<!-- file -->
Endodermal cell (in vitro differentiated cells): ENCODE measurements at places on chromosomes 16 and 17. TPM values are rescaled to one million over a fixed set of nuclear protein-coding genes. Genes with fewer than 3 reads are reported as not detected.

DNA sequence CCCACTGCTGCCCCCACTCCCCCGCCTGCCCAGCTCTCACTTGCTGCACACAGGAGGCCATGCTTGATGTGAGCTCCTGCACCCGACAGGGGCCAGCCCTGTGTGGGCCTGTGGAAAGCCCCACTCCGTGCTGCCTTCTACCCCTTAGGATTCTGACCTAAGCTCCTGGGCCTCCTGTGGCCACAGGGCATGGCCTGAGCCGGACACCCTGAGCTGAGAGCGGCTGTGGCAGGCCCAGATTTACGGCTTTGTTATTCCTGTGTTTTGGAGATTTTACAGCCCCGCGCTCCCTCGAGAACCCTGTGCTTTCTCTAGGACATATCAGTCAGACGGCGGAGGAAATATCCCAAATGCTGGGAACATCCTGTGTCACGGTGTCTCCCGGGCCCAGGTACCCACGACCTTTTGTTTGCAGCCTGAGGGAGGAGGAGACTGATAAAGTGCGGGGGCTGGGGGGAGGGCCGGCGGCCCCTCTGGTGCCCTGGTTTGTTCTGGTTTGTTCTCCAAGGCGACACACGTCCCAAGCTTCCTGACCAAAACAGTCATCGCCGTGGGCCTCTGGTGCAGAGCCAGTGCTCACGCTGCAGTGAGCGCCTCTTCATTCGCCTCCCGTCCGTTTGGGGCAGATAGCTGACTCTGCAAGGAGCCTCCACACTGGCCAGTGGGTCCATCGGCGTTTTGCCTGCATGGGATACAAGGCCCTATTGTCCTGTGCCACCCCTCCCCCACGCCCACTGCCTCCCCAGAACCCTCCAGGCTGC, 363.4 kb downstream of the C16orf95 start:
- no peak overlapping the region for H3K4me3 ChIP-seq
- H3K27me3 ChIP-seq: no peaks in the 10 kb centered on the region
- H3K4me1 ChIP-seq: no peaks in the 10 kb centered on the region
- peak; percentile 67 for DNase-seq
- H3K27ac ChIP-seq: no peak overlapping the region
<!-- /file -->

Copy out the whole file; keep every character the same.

Endodermal cell (in vitro differentiated cells): ENCODE measurements at places on chromosomes 16 and 17. TPM values are rescaled to one million over a fixed set of nuclear protein-coding genes. Genes with fewer than 3 reads are reported as not detected.

DNA sequence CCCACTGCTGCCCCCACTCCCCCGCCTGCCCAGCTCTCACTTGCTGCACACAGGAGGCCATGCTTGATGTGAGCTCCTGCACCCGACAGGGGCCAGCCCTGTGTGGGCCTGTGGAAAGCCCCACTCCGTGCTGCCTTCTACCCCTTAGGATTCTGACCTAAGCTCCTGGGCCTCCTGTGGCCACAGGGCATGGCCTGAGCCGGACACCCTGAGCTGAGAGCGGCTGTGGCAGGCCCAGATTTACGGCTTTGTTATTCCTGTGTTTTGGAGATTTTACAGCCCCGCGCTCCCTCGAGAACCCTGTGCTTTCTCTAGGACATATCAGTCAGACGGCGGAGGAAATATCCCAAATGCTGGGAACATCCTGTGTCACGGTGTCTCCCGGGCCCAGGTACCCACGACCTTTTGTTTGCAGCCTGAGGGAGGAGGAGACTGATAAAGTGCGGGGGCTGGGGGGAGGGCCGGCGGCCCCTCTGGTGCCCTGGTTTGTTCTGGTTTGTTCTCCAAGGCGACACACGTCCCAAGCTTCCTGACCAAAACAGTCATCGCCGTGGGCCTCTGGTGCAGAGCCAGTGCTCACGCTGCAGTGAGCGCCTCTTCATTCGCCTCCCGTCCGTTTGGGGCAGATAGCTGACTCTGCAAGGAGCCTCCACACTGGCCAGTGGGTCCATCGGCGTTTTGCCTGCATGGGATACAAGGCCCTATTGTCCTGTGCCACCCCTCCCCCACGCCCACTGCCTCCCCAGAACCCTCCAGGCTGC, 363.4 kb downstream of the C16orf95 start:
- no peak overlapping the region for H3K4me3 ChIP-seq
- H3K27me3 ChIP-seq: no peaks in the 10 kb centered on the region
- H3K4me1 ChIP-seq: no peaks in the 10 kb centered on the region
- peak; percentile 67 for DNase-seq
- H3K27ac ChIP-seq: no peak overlapping the region